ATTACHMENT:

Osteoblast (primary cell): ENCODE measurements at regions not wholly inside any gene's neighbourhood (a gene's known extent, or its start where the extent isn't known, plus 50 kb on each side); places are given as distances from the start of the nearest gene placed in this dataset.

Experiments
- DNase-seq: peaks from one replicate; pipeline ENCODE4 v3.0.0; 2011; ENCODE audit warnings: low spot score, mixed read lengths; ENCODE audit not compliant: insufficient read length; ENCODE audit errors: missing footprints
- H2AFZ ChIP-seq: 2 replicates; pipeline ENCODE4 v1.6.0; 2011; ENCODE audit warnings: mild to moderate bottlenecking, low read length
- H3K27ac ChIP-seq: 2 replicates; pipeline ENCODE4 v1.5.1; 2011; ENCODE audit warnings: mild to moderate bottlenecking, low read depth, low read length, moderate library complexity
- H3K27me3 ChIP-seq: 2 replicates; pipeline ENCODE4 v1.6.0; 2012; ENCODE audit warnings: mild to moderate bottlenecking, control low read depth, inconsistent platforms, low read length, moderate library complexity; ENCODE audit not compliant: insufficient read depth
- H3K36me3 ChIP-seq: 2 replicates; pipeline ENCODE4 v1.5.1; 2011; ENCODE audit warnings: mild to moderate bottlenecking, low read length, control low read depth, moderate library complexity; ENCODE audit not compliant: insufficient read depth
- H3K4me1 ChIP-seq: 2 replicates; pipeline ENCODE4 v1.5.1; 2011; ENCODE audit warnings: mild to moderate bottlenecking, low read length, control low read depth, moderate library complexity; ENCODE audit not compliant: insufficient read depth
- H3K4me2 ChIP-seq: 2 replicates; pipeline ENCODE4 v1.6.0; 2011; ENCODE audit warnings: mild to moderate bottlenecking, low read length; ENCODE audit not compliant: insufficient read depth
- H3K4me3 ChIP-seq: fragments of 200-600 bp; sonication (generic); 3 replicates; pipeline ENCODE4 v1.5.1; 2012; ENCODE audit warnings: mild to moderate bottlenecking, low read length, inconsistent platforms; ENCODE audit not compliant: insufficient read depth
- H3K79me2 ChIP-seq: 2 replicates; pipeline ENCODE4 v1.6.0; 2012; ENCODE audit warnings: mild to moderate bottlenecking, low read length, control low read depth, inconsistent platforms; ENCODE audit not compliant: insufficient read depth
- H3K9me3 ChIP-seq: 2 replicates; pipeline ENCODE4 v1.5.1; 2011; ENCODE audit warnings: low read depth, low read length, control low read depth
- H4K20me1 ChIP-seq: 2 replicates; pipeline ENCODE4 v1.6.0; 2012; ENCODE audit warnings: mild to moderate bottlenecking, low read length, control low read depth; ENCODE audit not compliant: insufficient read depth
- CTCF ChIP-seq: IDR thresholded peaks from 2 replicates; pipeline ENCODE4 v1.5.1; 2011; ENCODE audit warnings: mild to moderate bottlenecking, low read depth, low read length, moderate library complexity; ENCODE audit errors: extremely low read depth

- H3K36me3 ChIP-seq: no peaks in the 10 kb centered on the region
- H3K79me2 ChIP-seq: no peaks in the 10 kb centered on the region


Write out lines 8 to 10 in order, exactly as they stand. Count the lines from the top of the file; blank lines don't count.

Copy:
- H3K4me1 ChIP-seq: 2 replicates; pipeline ENCODE4 v1.5.1; 2011; ENCODE audit warnings: mild to moderate bottlenecking, low read length, control low read depth, moderate library complexity; ENCODE audit not compliant: insufficient read depth
- H3K4me2 ChIP-seq: 2 replicates; pipeline ENCODE4 v1.6.0; 2011; ENCODE audit warnings: mild to moderate bottlenecking, low read length; ENCODE audit not compliant: insufficient read depth
- H3K4me3 ChIP-seq: fragments of 200-600 bp; sonication (generic); 3 replicates; pipeline ENCODE4 v1.5.1; 2012; ENCODE audit warnings: mild to moderate bottlenecking, low read length, inconsistent platforms; ENCODE audit not compliant: insufficient read depth